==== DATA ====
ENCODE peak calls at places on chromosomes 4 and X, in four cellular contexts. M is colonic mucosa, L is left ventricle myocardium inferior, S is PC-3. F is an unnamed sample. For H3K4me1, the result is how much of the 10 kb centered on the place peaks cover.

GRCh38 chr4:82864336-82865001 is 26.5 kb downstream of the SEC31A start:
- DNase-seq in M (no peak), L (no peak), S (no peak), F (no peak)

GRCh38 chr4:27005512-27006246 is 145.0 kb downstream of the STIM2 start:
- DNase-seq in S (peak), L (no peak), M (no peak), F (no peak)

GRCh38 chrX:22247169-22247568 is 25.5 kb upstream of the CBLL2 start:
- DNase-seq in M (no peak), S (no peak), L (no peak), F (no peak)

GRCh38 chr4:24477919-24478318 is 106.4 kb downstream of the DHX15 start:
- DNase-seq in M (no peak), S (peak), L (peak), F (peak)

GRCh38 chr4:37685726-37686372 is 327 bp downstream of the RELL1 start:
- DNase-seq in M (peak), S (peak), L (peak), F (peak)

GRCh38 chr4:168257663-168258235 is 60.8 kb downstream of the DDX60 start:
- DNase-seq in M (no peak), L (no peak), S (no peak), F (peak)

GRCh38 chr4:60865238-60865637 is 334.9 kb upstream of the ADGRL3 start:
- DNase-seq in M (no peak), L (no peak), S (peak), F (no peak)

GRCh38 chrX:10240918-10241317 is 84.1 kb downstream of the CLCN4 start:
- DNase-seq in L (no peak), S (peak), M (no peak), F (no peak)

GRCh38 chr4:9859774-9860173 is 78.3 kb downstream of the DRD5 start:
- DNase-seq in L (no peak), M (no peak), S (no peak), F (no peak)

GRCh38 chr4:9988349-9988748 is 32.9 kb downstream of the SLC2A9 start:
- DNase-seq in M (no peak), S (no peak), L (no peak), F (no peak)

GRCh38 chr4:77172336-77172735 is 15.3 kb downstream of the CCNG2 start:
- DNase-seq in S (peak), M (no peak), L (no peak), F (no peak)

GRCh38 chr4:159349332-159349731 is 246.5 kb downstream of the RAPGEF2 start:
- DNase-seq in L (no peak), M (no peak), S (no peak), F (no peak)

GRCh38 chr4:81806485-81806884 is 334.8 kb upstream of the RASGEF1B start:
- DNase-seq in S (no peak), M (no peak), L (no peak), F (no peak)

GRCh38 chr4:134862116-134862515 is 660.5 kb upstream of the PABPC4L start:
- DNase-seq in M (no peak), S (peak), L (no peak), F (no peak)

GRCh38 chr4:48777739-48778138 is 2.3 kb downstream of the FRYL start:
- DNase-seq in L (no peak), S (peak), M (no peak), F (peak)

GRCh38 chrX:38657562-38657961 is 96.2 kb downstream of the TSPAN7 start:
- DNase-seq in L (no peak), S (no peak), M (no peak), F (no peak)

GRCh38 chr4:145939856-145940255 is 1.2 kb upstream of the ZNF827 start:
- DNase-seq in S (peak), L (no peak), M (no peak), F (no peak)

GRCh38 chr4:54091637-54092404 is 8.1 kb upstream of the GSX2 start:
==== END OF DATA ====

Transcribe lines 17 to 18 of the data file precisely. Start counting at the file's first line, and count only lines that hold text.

- DNase-seq in L (no peak), S (peak), M (no peak), F (no peak)

GRCh38 chr4:9859774-9860173 is 78.3 kb downstream of the DRD5 start: